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Markets are down but don't panic: what you should do instead

03 Jul 2022 - Contact Sayan Sircar
7 mins read

This article helps investors to choose the right course of action in falling markets.

Markets are down but don't panic: what you should do instead

Table of Contents

Market falls are an opportunity

You will not make money unless stock markets fall

This article is a follow-up to our previous one on what do you do in case of market falls:

The concept here is simple:

  • do not stop investing: let your SIP continue
  • invest more in the asset class that has fallen more via rebalancing

This article will discuss how to implement corridor-based rebalancing and use it to profit off market falls.

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A recap on the concept of rebalancing

Rebalancing allows you to systematically buy low and sell high

To implement rebalancing, you must first create a portfolio-level asset allocation plan using a tool like the Arthgyaan goal-based investing tool that covers your main goals like retirement / FIRE, children’s college education/marriage, house purchase etc.

We will consider a typical investor portfolio with some stocks, mutual funds, and a mix of EPF, PPF and NPS investments. Say you have assets of ₹50 lakhs and a SIP amount of ₹50,000/month. Your investing plan will have:

  • your current asset allocation to equity and debt: say this is ₹30 lakhs in debt and the rest in equity or 40:60
  • your target asset allocation of 60:40

To interpret this, the portfolio has:

  • ₹20L in equity and ₹30L in debt
  • it should have ₹30L in equity and the rest ₹20L in debt (60% of 50 = 30 to reach the 60:40 ratio)
  • to rebalance, ₹10L has to be sold from the debt portfolio and invested in equity

In this case, rebalancing is being triggered since the asset allocation is to be changed by 20% points from 40:60 to 60:40. We should, however, rebalance before the gap becomes so vast. For example, a typical value called the corridor can be taken as 5%, i.e. rebalance, when the asset allocation becomes either 55:45 or 65:35 with a target of 60:40.

This article explains why rebalancing is important in more detail.

We will explore below why a 5% corridor is a good recommendation.

The impact of market fall on portfolio asset allocation

If you have ₹30L in equity and ₹20L in debt with a target allocation of 60:40 and the stock market falls 20%, your portfolio allocation becomes 30 * (1-20%):20 = 24:20 = 48:40. To bring it back to 60:40, you need to bring the equity value to ₹26.4L and the debt value to ₹17.6L by selling ₹2.4L of debt assets and buying the same amount of equity since 26.4:17.6 = 60:40. This activity should be done in one go.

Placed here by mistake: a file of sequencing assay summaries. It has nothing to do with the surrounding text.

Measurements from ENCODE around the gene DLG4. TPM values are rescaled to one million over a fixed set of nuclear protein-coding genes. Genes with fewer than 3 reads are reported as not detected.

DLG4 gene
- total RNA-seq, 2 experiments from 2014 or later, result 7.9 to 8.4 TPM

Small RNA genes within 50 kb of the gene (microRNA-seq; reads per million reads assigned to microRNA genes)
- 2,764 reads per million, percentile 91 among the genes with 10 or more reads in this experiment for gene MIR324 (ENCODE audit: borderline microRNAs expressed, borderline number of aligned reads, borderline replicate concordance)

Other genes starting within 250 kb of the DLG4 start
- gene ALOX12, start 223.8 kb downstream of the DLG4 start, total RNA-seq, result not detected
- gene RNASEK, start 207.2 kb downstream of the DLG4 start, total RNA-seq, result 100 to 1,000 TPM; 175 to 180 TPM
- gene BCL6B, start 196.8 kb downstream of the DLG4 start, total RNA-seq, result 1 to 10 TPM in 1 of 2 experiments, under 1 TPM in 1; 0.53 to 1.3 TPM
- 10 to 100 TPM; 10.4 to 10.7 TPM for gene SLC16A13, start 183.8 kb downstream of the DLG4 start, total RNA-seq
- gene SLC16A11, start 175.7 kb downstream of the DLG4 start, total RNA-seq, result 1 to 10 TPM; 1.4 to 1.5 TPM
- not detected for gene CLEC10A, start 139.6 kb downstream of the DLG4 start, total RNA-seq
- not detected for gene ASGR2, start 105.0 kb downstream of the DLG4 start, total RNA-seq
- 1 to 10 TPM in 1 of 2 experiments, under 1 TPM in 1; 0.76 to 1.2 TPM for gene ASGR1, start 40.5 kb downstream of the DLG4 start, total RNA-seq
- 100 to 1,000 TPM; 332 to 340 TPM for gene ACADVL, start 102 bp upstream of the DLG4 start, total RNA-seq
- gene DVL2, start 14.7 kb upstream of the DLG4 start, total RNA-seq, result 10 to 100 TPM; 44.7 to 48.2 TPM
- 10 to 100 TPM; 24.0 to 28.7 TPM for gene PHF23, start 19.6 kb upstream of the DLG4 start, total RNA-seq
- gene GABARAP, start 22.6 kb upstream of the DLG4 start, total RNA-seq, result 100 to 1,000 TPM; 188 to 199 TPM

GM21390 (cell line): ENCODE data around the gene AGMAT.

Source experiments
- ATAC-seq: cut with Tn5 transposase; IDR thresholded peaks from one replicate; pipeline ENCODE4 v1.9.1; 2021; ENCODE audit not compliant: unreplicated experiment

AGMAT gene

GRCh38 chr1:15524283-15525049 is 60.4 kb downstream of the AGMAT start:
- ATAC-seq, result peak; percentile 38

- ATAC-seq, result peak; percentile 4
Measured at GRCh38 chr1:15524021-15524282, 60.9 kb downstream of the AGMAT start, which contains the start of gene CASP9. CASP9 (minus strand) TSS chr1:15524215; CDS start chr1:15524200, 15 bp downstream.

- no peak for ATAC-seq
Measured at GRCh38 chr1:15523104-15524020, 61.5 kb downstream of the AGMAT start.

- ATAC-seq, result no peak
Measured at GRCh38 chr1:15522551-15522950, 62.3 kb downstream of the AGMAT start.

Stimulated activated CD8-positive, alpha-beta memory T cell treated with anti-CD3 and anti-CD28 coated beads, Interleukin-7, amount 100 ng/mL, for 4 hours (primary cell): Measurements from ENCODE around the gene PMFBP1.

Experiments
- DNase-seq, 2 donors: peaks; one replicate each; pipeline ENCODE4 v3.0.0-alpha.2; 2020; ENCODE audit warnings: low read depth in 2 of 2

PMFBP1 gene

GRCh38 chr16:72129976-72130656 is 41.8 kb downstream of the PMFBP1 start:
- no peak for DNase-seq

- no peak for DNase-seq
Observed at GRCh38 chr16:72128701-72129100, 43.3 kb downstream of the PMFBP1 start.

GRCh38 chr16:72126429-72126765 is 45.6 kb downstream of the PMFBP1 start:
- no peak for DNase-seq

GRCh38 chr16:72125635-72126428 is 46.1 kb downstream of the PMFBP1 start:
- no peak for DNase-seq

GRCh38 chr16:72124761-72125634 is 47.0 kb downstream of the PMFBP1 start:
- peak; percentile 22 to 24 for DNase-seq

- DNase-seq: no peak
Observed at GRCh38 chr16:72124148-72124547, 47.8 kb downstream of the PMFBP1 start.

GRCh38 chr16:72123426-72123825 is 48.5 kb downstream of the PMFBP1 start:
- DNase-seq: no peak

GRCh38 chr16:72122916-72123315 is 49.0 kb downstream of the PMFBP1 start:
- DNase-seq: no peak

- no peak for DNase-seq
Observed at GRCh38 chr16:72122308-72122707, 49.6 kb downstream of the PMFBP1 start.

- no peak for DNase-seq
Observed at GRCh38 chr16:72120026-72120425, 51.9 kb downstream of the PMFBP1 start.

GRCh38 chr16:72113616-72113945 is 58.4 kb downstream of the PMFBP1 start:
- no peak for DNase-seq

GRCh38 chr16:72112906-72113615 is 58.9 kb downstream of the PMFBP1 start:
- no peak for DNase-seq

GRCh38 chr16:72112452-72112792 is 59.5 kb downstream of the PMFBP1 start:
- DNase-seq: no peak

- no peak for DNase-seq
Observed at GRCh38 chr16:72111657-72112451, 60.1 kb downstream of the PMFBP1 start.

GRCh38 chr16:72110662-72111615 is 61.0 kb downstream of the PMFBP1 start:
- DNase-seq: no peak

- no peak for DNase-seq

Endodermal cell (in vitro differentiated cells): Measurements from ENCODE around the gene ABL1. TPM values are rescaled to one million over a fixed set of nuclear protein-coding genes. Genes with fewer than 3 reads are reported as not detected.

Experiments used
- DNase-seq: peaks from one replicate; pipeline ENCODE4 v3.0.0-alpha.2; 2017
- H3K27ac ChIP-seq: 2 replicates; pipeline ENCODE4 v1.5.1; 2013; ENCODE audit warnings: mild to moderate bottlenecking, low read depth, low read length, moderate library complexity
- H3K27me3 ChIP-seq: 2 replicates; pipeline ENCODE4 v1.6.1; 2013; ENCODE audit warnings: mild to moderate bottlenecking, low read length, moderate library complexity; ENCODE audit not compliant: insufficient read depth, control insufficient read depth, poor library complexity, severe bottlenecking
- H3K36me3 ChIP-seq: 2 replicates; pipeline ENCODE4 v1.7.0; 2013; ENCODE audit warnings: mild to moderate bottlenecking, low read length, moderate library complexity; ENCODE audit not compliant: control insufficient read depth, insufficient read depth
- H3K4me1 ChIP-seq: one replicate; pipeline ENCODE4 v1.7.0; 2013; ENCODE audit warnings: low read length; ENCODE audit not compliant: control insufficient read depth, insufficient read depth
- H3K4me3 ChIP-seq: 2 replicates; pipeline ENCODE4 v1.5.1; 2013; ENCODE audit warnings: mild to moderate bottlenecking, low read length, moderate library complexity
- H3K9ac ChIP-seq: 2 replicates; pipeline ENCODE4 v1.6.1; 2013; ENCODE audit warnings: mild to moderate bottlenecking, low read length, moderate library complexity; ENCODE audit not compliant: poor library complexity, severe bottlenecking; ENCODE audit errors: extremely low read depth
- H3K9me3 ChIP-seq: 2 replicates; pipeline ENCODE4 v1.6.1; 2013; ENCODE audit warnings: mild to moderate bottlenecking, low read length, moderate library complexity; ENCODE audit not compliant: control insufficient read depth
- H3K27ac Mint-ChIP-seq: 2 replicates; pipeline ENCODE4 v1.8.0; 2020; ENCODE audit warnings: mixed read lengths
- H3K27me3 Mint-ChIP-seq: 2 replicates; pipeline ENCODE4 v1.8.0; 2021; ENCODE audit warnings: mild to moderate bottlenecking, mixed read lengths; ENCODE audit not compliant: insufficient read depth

Asset allocation changing with market fall

The image above shows how the asset allocation of the 60:40 portfolio changes when the market falls. At each 5% fall (and rise), investors should rebalance back to the target 60:40 allocation.

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Is 5% a good corridor to use?

A natural question an investor should ask is where the 5% rule for corridor comes from. The choice is to strike a balance between rebalancing too often, which is tax-inefficient vs rebalancing too less, which leads to a loss of opportunities for profit-booking.

Rebalancing signal based on market movement

As the image shows, using historical data from 1993, for a 60:40 portfolio, there are 43% of cases where there is a sell equity signal with a 5% or more corridor, but that becomes a signal that is triggered only in 24% of cases if the corridor is chosen to be 10%. Also, as the chart in the previous section shows, for the asset allocation to fall to 50:50 from 60:40, the market has to fall by 33% every two years: Markets are falling. Should you buy the dip?

Corridor-based rebalancing signal over time

Rebalancing signal over time

Here we see a chart of Nifty 50 price index data from 1993 with rebalancing triggers, for both buy and sell for equity vs debt, marked on it for a 5% corridor. In the zoomed version for the last 12 months, it is evident that investors should rebalance by selling debt and buying equity. Another thing that eagle-eyed readers should notice from the chart is that the Nifty 50 has made negative returns in the last 12 months. This observation further alludes to the opportunity rebalancing offers to buy more equity at lower levels.

The next steps that an investor should take

Using a goal-based investing calculator, identify the amount of equity you need to buy. Then, sell that amount from your debt assets (unless they are locked like EPF and PPF) and invest that amount into equity in one go. If you are not comfortable investing in one shot, do it in a few parts over the next 3-4 weeks. If your debt assets are locked, like PPF and EPF, adjust your SIP amount to be equity-heavy over the next few months.

If you are retired, you should look at your bucket allocation strategy and use this opportunity to transfer some assets from your debt to your equity bucket. Of course, this assumes you have enough in your cash bucket for the next five years’ expenses.

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Topics you will like:

Asset Allocation (18) Basics (7) Behaviour (10) Budgeting (9) Calculator (11) Case Study (3) Children (7) Choosing Investments (24) FAQ (2) FIRE (8) Gold (6) Health Insurance (2) House Purchase (11) Insurance (8) Life Stages (2) Loans (10) NPS (4) NRI (3) News (5) Portfolio Construction (30) Portfolio Review (18) Retirement (22) Review (7) Risk (6) Set Goals (24) Step by step (4) Tax (12)

Next steps:

1. Email me with any questions.

2. Use our goal-based investing template to prepare a financial plan for yourself
use this quick and fast online calculator to find out the SIP amount and asset allocation for your goals.

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